Players that win position competitions are at times those that can maintain their teenage attention span the longest. How many times have you heard Mark Stoops preach, “Attention to detail”? Coaches reward those that practice at a dependable and high level. In a way, coaches value trust more than pizazz. I went into three camps embattled in a quarterback competition. Remember, I wasn’t very good. One competition was decided by injury, the other due to reliability. As my esteemed colleagues described the situation, I bored the coaches to death so they had to play me. I think that’s a nice way to say “game manager.” The third, well I lost and let’s not talk about that one ok. Dang Pookie Jones.
I see two positions in which this particularly applies: Linebacker and offensive tackle. In essence, who plays at linebacker could come down to attrition. For this position, fall camp is notorious and synonymous with injury. The 9-10 LBs that practice at a consistent level and stay healthy will play come September 3. Consistency benefits veterans like Josh Allen, Courtney Love, Denzil Ware, Jordan Jones, and Di’Niro Laster. Others will follow suit or be sent to the scout team. It’s as simple as that. With an overabundance of inexperience, those that make routine plays the most consistently will gain coach’s preference.
Most likely offensive tackle will rely less on injury and more on stability. An argument could be made that 2016 is Stoops’ first OL group that is comprised of sufficient SEC depth and quality. My take is that center Jon Toth is the only automatic starter as position competitions will be prevalent. Keep an eye on how Stoops and Gran describe tackle play. In definite passing plays; how they go, the offense will follow. Cole Mosier and Kyle Meadows are projected starters. This could remain consistent throughout or change 4-5 times during preseason practice. Camp competition is a coach’s best friend.
Southern Miss Prep
I’ve not shied away from voicing high respect for the Golden Eagles. Its offensive midpoint strength is off the chart dangerous. Remember, offensive midpoint is comprised of the center, quarterback, and running back. Experience at these three positions is vital, especially for visiting teams.
USM quarterback Nick Mullens is a poised and experienced senior with a world of arm talent. Fresh off a 4,000-yard plus 2015, Mullens will be one of the three best QBs that UK will face this season. Fellow veteran center Cameron Tom is accomplished and projects to the NFL. Tom is a very, very good football player and will pose an early benchmark challenge for Matt Elam. Running back Ito Smith is a dynamic runner with excellent pass catching ability out of the backfield.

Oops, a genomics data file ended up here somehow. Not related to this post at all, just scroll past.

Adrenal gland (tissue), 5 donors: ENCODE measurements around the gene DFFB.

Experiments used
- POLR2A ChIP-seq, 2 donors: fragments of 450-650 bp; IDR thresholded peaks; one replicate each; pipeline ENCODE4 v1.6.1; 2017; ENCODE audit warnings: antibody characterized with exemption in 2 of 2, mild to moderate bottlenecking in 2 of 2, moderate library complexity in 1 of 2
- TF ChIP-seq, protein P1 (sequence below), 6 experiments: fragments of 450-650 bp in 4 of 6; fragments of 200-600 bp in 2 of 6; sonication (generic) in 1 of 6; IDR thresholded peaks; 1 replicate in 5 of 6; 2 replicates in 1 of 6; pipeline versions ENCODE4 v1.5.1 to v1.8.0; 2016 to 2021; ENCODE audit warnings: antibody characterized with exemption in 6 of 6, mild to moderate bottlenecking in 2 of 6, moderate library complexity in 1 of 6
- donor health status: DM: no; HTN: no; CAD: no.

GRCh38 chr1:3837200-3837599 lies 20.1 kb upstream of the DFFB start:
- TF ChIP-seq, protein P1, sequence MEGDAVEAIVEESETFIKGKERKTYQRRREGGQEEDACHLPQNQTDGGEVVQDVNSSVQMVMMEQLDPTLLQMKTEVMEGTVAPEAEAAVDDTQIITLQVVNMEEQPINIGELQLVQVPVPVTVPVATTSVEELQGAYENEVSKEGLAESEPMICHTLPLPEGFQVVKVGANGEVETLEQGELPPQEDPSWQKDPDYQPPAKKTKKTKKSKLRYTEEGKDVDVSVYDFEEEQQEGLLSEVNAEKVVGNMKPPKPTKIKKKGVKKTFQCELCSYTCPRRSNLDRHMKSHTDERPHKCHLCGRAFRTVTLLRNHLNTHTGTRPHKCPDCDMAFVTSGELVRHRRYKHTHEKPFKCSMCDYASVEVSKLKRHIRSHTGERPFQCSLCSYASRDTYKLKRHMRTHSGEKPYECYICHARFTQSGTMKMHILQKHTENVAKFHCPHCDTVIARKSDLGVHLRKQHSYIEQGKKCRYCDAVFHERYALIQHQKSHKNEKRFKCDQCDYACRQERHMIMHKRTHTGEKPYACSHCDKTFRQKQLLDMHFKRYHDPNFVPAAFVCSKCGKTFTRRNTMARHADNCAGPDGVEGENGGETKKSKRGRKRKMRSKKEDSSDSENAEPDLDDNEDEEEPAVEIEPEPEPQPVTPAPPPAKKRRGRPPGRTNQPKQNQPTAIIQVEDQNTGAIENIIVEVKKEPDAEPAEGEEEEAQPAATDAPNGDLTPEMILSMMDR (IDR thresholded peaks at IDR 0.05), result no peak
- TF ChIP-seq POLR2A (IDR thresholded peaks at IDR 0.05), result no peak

USM was hit harder by graduation on defense but is still highly athletic and capable. I have a gut feeling that Kentucky will score a sufficient number of points in the opener. But will the Cats be able to stop Mullens and company? Get your popcorn and tickets ready. This one could come down to who has the football last.
Game sounds pretty serious huh? Well it is. The season will start, and could be heavily influenced in Week 1. I’m not solely referring to the win/loss column. I have to see Kentucky play against a quality opponent to establish a 2016 Wildcat reference point in talent, execution, and poise. That won’t take long as Southern Miss is such an opponent. A win would be a boost for Stoops and company as it would increase its chances for postseason football. However, I’m equally as interested in seeing Kentucky’s on-field product. Its performance on September 3 will paint the picture for the remainder of the season and offers an early personnel gauge. With defensive unknowns, a relatively new starting quarterback playing for his third offensive coordinator and scheme, my season projection ends here.
With such a critical opening game, you’d assume that UK will begin USM preparation on day 1 of fall camp. Not so. The Wildcat’s first 20 days of practice will be spent on, well, Kentucky. Scheme installation, position changes, group work (offense/defense/special teams), depth chart establishment, and individual drills will dominate the daily schedule. I’ve seen coaches go about first game prep in different manners. But normally it begins about 10 days prior to the season’s first kickoff.
What does all this mean?
Picture and Fan Days will be fun. Truth and separation will occur when the pads start popping. If Kentucky can beat Southern Miss, then it can win the winnable games on the 2016 schedule.